God of surprises and second chances…
If you asked somebody to do something and they didn’t do it, you might give them a second chance. If they failed to do it the second, your patience might stretched bit. You just might ask them a third time. But if they failed the third time, you would definitely give up on them. Thankfully, our ways not God’s ways. God clearly has more patience with us than we have with ourselves and each other.
The first reading and the gospel this Sunday both use the image of the vineyard to speak to us about the patience and generosity of God.
Jesus tells chief priest and the elders a parable. The owner of the vineyard sends workers into his vineyard to collect the harvest. However these poor servants do not receive a positive welcome. They are attacked and beaten. The owner then sends more workers into the vineyard. Sadly these workers are treated in much the same way. Lastly, the owner decides to send his son in the hope and belief that they we will treat him with respect. Alas, his hope is ill placed; they kill his son. It comes as no surprise to us, that the owner of the vineyard represents God and his son is Jesus Christ.
Also very clear in the parable, is that those who killed the servants and the owners son are Scribes, Pharisees and the elders. Imagine their shock and anger when they heard this. They would have loved nothing better than to lay their hands on Jesus there and then and do away with him. In doing so they would underline the truth of the parable; and in fact they will not have long to wait before they actually will do away with Jesus permanently.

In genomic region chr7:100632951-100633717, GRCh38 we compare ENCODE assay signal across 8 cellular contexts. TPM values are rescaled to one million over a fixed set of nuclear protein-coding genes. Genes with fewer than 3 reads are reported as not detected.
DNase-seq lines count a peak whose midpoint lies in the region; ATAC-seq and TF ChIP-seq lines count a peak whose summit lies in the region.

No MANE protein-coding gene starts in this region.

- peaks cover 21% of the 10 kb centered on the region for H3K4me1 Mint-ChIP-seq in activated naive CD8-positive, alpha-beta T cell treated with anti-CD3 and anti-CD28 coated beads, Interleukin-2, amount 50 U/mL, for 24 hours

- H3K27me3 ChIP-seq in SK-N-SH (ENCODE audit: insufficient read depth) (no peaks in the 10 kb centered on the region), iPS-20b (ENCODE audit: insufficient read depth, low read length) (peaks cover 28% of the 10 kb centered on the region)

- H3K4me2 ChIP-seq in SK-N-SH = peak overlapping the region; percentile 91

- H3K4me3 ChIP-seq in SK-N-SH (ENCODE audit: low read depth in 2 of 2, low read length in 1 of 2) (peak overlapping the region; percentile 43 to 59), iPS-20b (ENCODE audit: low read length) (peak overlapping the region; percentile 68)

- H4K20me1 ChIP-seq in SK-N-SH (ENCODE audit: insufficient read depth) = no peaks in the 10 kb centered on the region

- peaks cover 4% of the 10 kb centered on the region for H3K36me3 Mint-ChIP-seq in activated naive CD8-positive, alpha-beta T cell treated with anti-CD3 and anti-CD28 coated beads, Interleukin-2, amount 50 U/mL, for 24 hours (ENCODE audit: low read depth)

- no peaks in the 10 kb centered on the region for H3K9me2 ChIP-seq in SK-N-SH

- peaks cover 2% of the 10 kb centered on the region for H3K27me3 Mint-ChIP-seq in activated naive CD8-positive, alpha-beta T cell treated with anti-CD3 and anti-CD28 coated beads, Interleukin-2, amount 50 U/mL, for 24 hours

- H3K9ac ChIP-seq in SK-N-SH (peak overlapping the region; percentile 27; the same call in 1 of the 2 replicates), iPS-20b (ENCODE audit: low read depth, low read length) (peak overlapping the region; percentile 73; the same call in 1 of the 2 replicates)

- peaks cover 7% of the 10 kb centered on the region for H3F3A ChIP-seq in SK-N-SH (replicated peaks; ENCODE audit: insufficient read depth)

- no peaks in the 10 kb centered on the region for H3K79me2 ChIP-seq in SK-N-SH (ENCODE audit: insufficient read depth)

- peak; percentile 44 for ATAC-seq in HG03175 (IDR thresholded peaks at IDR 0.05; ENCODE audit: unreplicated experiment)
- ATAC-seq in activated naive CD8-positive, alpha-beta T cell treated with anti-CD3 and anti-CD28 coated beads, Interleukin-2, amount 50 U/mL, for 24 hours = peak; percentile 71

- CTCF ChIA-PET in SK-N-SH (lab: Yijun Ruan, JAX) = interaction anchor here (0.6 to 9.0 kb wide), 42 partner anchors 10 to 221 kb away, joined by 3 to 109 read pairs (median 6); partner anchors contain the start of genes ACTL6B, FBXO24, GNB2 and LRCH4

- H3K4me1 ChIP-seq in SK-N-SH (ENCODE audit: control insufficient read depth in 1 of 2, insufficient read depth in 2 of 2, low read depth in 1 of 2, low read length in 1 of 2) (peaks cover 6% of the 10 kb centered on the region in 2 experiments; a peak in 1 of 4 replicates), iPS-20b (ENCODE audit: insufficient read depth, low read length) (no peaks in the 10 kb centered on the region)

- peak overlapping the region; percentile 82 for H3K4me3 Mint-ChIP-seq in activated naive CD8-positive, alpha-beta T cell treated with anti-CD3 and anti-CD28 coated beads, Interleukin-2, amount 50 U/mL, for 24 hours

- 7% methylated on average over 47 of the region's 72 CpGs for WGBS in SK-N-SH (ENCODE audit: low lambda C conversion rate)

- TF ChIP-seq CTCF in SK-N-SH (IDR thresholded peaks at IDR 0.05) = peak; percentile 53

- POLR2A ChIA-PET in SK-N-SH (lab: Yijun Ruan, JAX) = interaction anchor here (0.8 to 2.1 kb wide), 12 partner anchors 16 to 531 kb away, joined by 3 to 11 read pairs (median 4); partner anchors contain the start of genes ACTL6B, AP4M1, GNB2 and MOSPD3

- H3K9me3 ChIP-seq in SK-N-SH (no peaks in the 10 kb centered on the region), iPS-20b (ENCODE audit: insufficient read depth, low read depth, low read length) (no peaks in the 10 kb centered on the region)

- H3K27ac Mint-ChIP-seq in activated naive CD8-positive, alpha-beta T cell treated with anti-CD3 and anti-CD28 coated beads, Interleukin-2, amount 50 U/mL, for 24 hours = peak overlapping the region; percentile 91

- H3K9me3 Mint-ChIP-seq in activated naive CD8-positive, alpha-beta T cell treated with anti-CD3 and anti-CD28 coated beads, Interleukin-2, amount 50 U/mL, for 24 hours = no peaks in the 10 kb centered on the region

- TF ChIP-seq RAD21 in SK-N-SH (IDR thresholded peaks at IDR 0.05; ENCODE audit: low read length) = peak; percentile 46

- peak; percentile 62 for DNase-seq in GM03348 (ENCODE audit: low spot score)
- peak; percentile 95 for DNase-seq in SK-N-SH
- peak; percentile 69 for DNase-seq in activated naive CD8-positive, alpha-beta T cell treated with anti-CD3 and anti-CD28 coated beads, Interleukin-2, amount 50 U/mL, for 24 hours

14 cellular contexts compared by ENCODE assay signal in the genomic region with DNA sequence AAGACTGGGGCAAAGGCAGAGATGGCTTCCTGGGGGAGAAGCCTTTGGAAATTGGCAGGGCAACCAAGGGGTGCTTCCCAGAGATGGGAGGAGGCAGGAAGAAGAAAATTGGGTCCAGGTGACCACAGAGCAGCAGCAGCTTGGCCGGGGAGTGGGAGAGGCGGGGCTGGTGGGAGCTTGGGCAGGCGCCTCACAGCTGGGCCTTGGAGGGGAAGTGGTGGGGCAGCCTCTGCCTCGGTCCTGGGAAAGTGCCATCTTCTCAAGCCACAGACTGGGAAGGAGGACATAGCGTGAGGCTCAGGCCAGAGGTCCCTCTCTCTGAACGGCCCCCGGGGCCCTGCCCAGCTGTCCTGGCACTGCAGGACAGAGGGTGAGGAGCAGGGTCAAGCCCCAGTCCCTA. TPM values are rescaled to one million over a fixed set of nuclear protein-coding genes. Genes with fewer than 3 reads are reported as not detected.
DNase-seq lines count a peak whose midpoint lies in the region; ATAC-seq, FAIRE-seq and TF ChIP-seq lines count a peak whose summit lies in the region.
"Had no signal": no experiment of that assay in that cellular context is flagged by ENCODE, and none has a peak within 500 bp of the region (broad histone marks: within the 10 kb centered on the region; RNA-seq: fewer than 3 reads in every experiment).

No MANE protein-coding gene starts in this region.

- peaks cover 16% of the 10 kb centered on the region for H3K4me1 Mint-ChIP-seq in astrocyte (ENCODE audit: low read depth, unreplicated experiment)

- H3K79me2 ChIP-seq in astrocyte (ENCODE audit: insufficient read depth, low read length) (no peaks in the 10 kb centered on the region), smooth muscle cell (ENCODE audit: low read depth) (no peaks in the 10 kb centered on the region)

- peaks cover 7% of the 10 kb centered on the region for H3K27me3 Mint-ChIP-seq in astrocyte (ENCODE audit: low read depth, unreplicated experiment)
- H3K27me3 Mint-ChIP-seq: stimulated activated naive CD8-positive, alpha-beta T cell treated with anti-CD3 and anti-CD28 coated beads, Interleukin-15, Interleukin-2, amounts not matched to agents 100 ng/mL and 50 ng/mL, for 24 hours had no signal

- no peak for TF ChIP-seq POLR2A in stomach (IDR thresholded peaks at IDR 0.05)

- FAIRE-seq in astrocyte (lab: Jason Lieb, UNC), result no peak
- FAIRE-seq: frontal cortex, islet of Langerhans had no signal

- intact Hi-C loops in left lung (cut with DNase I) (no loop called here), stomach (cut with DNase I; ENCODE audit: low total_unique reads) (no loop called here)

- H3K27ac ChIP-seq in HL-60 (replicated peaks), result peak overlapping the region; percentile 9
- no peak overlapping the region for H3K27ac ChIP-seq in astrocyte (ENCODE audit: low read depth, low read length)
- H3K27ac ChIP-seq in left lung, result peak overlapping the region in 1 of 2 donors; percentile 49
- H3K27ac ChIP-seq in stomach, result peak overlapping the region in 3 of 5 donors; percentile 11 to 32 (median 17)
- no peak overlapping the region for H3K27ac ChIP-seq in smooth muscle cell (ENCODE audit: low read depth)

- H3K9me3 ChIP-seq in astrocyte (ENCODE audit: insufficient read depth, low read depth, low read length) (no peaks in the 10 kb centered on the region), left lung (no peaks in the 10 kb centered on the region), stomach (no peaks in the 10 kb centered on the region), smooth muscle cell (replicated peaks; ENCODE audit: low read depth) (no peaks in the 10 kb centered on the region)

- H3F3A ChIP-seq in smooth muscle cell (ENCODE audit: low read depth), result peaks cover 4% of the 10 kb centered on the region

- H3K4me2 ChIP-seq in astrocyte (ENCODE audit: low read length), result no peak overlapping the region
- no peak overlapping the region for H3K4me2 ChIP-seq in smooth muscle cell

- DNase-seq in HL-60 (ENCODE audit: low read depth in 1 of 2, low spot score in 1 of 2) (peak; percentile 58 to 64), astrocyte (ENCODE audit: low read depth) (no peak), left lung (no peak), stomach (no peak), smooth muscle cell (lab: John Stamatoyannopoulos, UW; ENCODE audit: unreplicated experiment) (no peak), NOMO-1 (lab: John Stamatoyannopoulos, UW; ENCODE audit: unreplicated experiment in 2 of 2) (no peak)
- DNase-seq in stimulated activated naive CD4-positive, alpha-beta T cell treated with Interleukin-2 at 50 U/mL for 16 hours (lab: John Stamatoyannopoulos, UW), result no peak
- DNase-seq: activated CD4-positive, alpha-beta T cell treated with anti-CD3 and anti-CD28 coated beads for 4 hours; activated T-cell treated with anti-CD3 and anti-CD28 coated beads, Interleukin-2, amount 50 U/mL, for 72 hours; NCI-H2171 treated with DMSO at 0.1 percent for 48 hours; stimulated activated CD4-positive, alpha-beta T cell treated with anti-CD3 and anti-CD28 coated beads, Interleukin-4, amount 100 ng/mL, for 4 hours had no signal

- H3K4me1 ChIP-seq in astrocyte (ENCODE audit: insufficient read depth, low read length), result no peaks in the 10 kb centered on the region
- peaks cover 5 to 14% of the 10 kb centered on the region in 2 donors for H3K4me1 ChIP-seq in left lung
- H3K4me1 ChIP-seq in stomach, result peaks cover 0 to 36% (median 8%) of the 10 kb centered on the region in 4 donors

But this, like all the parables, is held up to us today so that we can see ourselves in it and learn from it. Through the life, mission, death and resurrection, God offers the chance to reap an endlessly abundant harvest of love, mercy and forgiveness. They are offered to us freely out of love. Like those in the gospel, we have to choose freely whether to accept or decline God’s generous offer. We are the tenants today and God has certain expectations of us. God looks to us to produce the fruits of love, mercy, compassion and the values of the Kingdom of God. The burning question from this parable to us today is simple but challenging; what sort of fruits and harvest are we producing today though our ordinary daily lives as followers of Jesus?